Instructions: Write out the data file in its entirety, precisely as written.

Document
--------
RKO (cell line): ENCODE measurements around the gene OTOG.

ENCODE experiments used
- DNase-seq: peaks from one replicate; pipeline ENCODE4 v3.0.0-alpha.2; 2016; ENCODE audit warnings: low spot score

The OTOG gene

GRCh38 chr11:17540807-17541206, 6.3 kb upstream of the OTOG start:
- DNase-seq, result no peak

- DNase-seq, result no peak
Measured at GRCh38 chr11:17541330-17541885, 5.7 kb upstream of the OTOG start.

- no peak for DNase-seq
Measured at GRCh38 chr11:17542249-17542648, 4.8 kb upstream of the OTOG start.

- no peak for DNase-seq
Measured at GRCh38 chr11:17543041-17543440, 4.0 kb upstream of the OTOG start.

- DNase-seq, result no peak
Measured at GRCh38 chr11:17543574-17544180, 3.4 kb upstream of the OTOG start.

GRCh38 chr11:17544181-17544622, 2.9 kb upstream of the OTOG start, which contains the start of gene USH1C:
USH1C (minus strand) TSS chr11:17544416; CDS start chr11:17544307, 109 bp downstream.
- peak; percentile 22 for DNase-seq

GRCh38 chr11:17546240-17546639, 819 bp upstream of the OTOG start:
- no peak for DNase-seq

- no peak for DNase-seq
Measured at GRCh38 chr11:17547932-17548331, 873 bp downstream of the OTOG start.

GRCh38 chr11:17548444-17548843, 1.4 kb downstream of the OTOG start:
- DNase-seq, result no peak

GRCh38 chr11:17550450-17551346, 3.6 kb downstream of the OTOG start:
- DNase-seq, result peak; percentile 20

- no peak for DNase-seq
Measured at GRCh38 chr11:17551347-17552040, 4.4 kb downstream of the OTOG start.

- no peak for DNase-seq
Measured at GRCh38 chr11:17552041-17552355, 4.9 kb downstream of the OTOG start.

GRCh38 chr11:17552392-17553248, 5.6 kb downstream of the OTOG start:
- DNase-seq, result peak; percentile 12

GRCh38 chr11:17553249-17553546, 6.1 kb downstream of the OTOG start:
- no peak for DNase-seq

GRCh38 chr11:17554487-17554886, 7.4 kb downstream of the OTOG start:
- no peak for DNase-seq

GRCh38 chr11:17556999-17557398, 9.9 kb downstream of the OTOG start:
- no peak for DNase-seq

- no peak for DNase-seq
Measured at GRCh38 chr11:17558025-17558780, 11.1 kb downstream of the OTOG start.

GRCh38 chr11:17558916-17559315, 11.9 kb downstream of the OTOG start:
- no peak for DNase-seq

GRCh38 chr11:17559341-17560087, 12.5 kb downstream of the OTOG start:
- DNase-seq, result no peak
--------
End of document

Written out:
RKO (cell line): ENCODE measurements around the gene OTOG.

ENCODE experiments used
- DNase-seq: peaks from one replicate; pipeline ENCODE4 v3.0.0-alpha.2; 2016; ENCODE audit warnings: low spot score

The OTOG gene

GRCh38 chr11:17540807-17541206, 6.3 kb upstream of the OTOG start:
- DNase-seq, result no peak

- DNase-seq, result no peak
Measured at GRCh38 chr11:17541330-17541885, 5.7 kb upstream of the OTOG start.

- no peak for DNase-seq
Measured at GRCh38 chr11:17542249-17542648, 4.8 kb upstream of the OTOG start.

- no peak for DNase-seq
Measured at GRCh38 chr11:17543041-17543440, 4.0 kb upstream of the OTOG start.

- DNase-seq, result no peak
Measured at GRCh38 chr11:17543574-17544180, 3.4 kb upstream of the OTOG start.

GRCh38 chr11:17544181-17544622, 2.9 kb upstream of the OTOG start, which contains the start of gene USH1C:
USH1C (minus strand) TSS chr11:17544416; CDS start chr11:17544307, 109 bp downstream.
- peak; percentile 22 for DNase-seq

GRCh38 chr11:17546240-17546639, 819 bp upstream of the OTOG start:
- no peak for DNase-seq

- no peak for DNase-seq
Measured at GRCh38 chr11:17547932-17548331, 873 bp downstream of the OTOG start.

GRCh38 chr11:17548444-17548843, 1.4 kb downstream of the OTOG start:
- DNase-seq, result no peak

GRCh38 chr11:17550450-17551346, 3.6 kb downstream of the OTOG start:
- DNase-seq, result peak; percentile 20

- no peak for DNase-seq
Measured at GRCh38 chr11:17551347-17552040, 4.4 kb downstream of the OTOG start.

- no peak for DNase-seq
Measured at GRCh38 chr11:17552041-17552355, 4.9 kb downstream of the OTOG start.

GRCh38 chr11:17552392-17553248, 5.6 kb downstream of the OTOG start:
- DNase-seq, result peak; percentile 12

GRCh38 chr11:17553249-17553546, 6.1 kb downstream of the OTOG start:
- no peak for DNase-seq

GRCh38 chr11:17554487-17554886, 7.4 kb downstream of the OTOG start:
- no peak for DNase-seq

GRCh38 chr11:17556999-17557398, 9.9 kb downstream of the OTOG start:
- no peak for DNase-seq

- no peak for DNase-seq
Measured at GRCh38 chr11:17558025-17558780, 11.1 kb downstream of the OTOG start.

GRCh38 chr11:17558916-17559315, 11.9 kb downstream of the OTOG start:
- no peak for DNase-seq

GRCh38 chr11:17559341-17560087, 12.5 kb downstream of the OTOG start:
- DNase-seq, result no peak